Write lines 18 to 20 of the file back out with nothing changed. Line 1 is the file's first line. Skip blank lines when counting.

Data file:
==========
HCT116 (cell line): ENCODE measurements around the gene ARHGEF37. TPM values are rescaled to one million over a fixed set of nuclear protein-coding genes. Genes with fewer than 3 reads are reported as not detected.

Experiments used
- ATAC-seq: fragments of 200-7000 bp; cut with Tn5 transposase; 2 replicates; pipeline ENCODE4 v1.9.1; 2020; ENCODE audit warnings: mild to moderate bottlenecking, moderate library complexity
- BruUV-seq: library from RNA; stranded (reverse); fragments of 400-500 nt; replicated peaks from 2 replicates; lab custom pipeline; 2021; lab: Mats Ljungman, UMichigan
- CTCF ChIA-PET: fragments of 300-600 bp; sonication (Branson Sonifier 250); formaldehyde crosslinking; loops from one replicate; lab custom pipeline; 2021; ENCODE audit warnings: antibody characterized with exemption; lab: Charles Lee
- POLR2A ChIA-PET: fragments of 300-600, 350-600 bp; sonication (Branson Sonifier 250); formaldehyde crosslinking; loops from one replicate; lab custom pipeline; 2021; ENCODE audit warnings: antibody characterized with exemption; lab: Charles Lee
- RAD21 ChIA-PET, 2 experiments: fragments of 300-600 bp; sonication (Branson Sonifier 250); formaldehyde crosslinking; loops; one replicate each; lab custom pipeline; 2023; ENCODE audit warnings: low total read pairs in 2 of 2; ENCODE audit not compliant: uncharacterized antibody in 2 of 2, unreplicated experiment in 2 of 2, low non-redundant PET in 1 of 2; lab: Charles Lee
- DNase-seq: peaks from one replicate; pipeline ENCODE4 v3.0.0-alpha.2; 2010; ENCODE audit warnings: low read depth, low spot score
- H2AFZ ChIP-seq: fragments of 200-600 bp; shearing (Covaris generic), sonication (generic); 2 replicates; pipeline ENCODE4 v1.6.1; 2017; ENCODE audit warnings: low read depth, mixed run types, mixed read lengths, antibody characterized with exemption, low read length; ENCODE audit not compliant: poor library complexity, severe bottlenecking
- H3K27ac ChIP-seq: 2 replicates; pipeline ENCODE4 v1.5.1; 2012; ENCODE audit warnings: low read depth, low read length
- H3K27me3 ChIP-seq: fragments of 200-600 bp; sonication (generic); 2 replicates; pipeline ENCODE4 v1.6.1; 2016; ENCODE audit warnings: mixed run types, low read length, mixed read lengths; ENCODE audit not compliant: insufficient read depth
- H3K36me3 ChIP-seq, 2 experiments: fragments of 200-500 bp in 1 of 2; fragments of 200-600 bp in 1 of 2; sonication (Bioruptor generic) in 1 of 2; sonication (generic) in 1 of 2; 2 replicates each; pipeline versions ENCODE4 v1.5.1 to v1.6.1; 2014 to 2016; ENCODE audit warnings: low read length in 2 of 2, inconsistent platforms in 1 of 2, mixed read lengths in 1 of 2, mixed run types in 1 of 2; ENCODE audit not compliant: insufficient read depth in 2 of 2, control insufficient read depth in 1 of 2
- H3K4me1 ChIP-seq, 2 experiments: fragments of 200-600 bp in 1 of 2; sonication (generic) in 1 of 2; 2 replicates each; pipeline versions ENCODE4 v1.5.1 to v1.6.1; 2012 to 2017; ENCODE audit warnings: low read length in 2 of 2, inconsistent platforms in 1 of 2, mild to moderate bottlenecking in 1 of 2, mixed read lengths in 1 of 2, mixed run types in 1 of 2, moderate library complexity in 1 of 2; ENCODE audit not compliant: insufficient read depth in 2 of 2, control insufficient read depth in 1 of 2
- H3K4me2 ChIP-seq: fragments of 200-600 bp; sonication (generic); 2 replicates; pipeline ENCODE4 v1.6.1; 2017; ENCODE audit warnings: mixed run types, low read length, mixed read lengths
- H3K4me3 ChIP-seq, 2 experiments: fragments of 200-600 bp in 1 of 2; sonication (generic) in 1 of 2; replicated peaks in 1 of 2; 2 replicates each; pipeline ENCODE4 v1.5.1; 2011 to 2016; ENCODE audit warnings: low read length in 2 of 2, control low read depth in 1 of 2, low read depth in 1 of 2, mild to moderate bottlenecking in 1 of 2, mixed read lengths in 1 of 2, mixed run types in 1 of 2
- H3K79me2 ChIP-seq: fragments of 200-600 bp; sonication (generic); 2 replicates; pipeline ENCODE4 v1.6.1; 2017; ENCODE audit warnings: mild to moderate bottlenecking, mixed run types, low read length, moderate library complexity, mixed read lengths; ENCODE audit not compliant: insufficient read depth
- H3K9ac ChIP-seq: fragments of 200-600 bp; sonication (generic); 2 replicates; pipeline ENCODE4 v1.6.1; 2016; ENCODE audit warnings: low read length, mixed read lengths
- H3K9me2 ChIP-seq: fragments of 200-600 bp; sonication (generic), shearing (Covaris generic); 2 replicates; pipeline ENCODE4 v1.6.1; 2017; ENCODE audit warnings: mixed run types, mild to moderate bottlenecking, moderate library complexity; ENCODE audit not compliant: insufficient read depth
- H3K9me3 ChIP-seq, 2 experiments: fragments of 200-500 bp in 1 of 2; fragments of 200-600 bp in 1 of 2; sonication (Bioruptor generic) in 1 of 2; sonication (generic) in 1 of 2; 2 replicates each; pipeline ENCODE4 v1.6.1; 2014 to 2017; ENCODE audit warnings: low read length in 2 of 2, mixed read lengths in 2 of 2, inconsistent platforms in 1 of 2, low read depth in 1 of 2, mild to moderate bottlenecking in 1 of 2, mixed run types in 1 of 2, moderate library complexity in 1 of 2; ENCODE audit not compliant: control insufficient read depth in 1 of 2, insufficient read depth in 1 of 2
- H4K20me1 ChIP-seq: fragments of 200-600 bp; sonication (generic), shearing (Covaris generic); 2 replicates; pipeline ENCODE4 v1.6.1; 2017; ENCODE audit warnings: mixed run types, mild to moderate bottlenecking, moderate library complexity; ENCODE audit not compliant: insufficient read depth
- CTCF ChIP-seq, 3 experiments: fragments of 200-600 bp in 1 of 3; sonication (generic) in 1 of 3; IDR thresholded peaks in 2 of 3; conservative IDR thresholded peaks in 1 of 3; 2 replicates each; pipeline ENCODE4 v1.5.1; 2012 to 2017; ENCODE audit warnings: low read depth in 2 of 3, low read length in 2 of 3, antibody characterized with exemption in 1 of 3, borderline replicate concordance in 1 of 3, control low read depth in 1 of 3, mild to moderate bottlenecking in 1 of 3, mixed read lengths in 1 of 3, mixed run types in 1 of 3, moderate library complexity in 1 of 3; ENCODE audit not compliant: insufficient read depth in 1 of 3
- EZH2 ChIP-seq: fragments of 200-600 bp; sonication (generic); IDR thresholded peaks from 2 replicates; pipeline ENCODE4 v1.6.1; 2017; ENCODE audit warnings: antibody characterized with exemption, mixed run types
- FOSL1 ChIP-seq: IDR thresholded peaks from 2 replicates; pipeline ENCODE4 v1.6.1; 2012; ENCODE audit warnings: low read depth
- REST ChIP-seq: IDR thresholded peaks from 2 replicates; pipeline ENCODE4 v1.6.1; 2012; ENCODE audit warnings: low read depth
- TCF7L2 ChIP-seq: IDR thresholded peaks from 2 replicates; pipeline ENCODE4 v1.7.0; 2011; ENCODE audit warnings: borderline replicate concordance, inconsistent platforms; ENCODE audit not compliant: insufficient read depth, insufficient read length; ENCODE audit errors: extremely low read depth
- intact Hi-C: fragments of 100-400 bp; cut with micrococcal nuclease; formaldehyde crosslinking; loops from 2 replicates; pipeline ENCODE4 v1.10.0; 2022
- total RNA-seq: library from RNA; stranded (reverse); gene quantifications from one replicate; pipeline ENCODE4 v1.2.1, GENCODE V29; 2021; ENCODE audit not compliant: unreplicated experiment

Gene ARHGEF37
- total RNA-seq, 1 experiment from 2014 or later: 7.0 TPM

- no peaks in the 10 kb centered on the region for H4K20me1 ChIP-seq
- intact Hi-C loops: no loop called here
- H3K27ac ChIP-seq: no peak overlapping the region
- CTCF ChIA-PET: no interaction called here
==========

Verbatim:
- H3K9me2 ChIP-seq: fragments of 200-600 bp; sonication (generic), shearing (Covaris generic); 2 replicates; pipeline ENCODE4 v1.6.1; 2017; ENCODE audit warnings: mixed run types, mild to moderate bottlenecking, moderate library complexity; ENCODE audit not compliant: insufficient read depth
- H3K9me3 ChIP-seq, 2 experiments: fragments of 200-500 bp in 1 of 2; fragments of 200-600 bp in 1 of 2; sonication (Bioruptor generic) in 1 of 2; sonication (generic) in 1 of 2; 2 replicates each; pipeline ENCODE4 v1.6.1; 2014 to 2017; ENCODE audit warnings: low read length in 2 of 2, mixed read lengths in 2 of 2, inconsistent platforms in 1 of 2, low read depth in 1 of 2, mild to moderate bottlenecking in 1 of 2, mixed run types in 1 of 2, moderate library complexity in 1 of 2; ENCODE audit not compliant: control insufficient read depth in 1 of 2, insufficient read depth in 1 of 2
- H4K20me1 ChIP-seq: fragments of 200-600 bp; sonication (generic), shearing (Covaris generic); 2 replicates; pipeline ENCODE4 v1.6.1; 2017; ENCODE audit warnings: mixed run types, mild to moderate bottlenecking, moderate library complexity; ENCODE audit not compliant: insufficient read depth